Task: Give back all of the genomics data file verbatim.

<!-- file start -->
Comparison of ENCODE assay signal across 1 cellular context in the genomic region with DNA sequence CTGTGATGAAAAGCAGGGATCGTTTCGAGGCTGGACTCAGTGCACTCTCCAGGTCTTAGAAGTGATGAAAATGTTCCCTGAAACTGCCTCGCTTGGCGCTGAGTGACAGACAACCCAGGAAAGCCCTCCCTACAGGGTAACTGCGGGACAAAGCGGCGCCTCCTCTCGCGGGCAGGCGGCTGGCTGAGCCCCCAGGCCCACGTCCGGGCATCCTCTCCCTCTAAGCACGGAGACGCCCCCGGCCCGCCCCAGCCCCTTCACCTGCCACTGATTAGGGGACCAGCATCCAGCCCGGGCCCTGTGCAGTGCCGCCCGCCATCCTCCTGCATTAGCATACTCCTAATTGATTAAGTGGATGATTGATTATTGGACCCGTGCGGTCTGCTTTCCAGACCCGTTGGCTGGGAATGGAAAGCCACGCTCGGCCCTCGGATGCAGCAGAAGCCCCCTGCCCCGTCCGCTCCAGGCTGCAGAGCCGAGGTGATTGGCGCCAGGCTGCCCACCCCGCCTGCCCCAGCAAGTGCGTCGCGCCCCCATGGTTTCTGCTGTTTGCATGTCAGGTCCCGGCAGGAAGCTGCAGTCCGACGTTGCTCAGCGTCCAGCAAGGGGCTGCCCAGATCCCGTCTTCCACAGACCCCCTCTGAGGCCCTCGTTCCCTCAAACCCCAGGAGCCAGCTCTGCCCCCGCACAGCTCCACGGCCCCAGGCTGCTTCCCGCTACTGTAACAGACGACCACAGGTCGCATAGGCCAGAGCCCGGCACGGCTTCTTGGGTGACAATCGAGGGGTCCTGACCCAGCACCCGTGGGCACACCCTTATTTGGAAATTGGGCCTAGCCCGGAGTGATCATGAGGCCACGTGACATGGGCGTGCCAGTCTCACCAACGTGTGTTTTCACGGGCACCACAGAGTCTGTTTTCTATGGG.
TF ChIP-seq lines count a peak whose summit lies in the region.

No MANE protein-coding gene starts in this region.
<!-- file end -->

Comparison of ENCODE assay signal across 1 cellular context in the genomic region with DNA sequence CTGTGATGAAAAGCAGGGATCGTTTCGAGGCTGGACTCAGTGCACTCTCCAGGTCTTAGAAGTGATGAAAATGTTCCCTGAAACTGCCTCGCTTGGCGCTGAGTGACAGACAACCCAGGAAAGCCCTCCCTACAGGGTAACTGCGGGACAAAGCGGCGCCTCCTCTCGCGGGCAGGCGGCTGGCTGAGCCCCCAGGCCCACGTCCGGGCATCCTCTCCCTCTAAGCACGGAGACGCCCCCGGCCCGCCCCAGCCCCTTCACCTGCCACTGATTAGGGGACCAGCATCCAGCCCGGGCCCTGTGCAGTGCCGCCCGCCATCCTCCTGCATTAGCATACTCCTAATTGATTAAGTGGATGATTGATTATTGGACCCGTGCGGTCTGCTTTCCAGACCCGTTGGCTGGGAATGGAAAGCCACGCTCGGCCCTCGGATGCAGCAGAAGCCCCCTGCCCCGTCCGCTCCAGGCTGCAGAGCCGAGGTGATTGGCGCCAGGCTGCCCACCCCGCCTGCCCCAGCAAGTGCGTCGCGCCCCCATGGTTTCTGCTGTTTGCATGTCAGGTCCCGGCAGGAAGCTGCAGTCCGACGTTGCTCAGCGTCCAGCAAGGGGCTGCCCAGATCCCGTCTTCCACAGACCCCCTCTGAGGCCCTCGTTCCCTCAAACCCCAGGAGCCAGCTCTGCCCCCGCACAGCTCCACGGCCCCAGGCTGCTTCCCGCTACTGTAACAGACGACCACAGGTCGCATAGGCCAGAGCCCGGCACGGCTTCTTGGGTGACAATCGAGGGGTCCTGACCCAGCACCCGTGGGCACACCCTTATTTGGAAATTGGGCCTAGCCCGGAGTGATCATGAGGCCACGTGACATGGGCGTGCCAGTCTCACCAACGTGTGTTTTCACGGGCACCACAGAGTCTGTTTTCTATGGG.
TF ChIP-seq lines count a peak whose summit lies in the region.

No MANE protein-coding gene starts in this region.